Any Shohei Ohtani-New York Yankees connections are on their last breath, as the two-way star is expected to make his most impactful career decision before the Winter Meetings next week. Though there's been a lot of silence on the Ohtani front (seemingly per his request), we can't say there's been a single inclination he might choose New York the second time around.
After he spurned the Bombers back in 2017, the organization has since added three $300 million contracts to the payroll. Ohtani, even by the lower estimations, is expected to sign for something in the $500 million range. Unless Brian Cashman has a grand plan to completely readjust the team's finances, or Hal Steinbrenner is ready to spend like an oligarch, this just isn't happening.
That's why, regardless of what people think of the recent circulating clip, fans need to focus their energy elsewhere. Over the holiday weekend, Yankees fans dove back into the Ohtani trap after learning of his admirmation for 2009 World Series MVP and fellow countryman Hideki Matsui.
The video is rather heartwarming ... but if Ohtani's notable appreciation for Matsui was truly a factor, then why didn't he sign with the Yankees when he had the chance to years ago?
Why would it make a difference now, as Ohtani reportedly values location and a winning culture? The Yankees don't have the location, and while they boast a decades-long winning culture, they've failed to display that for quite some time.
Shohei Ohtani-Hideki Matsui clip, Jordan Montgomery buzz shouldn't fool Yankees fans
What's perhaps equally outlandish is the Yankees' reported interest in Jordan Montgomery, whose price tag is at its peak after his World Series run with the Texas Rangers. Would Yankees fans be against Monty returning to the Bronx? Absolutely not. But something's not right here.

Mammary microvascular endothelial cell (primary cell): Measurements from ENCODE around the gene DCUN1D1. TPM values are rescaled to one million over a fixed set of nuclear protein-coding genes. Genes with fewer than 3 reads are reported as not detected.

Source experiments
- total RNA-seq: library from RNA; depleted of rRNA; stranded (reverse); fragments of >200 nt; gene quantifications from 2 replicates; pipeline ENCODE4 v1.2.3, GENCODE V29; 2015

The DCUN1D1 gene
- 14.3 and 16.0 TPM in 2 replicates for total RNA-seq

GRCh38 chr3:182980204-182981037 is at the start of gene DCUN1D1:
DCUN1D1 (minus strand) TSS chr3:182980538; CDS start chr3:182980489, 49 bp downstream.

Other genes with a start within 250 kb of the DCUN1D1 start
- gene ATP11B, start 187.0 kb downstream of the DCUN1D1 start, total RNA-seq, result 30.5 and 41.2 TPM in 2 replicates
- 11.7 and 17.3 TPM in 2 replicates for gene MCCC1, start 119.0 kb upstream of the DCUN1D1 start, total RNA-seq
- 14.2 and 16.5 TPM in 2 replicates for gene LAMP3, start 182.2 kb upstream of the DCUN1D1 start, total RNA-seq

It's not very Yankees to spend this poorly. They already had Montgomery. In fact, they probably could've extended him for ~$75 million last year. Instead, they watched him leave, maximize his abilities elsewhere, and become something they never thought he'd be.
Do you think for a second Brian Cashman would relent, admit he was wrong in his assessment of the left-hander, and pay him an additional $50-$75 million? We really doubt it.
Don't forget the bridges that were burned on Monty's way out. The organization said he wouldn't be making postseason starts for what ended up being an underachieving Yankees team, blindsided him with a trade, and essentially signaled that he was less valuable than an injured, middling center fielder.
Forget about the Yankees' interest in Montgomery. Would he even entertain a return after how he was treated and how much more successful he's been away from New York? Don't read too deeply into this "report."